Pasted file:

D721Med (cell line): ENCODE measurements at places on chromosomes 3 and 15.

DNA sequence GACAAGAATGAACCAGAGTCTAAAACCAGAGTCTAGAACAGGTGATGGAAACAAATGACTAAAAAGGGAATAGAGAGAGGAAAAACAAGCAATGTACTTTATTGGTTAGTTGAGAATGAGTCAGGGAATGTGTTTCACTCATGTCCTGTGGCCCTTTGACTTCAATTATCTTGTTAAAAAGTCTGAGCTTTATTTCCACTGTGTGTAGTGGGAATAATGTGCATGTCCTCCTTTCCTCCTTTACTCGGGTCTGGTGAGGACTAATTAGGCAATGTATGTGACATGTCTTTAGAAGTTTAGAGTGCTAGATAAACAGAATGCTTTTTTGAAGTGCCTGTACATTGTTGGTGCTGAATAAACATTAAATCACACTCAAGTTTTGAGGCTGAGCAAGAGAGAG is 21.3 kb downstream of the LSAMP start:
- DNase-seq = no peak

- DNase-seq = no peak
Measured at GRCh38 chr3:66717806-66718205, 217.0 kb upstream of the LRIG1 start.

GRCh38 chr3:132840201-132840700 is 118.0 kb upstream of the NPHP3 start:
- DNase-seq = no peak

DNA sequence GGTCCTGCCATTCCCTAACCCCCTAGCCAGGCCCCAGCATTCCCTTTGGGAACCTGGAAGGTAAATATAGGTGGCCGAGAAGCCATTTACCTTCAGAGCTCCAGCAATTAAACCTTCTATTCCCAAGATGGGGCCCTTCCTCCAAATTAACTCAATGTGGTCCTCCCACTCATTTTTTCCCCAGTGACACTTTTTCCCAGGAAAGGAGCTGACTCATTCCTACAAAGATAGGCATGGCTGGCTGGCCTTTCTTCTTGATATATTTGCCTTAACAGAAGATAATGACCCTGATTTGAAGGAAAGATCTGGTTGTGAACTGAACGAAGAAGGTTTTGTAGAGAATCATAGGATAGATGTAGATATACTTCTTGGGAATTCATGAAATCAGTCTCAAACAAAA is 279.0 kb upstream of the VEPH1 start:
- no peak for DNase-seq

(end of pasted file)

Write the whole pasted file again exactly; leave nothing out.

D721Med (cell line): ENCODE measurements at places on chromosomes 3 and 15.

DNA sequence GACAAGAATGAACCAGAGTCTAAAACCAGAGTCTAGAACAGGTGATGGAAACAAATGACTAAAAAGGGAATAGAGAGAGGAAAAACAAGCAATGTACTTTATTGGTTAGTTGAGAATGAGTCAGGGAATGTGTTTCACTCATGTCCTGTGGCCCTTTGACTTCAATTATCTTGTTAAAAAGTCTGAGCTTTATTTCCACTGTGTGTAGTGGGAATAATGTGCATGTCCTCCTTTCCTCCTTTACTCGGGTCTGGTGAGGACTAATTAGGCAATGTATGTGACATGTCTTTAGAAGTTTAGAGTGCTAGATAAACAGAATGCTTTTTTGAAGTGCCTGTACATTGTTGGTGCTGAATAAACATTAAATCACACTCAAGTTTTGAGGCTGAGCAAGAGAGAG is 21.3 kb downstream of the LSAMP start:
- DNase-seq = no peak

- DNase-seq = no peak
Measured at GRCh38 chr3:66717806-66718205, 217.0 kb upstream of the LRIG1 start.

GRCh38 chr3:132840201-132840700 is 118.0 kb upstream of the NPHP3 start:
- DNase-seq = no peak

DNA sequence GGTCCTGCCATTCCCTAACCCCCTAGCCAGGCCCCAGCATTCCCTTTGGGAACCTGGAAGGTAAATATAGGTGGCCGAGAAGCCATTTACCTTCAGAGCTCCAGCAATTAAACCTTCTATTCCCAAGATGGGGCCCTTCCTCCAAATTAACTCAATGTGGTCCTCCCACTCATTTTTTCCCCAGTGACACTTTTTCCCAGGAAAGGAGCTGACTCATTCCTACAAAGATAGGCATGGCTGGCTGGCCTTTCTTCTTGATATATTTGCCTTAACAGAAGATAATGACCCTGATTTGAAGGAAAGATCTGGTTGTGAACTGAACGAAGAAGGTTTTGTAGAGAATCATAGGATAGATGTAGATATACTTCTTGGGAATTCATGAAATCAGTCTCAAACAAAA is 279.0 kb upstream of the VEPH1 start:
- no peak for DNase-seq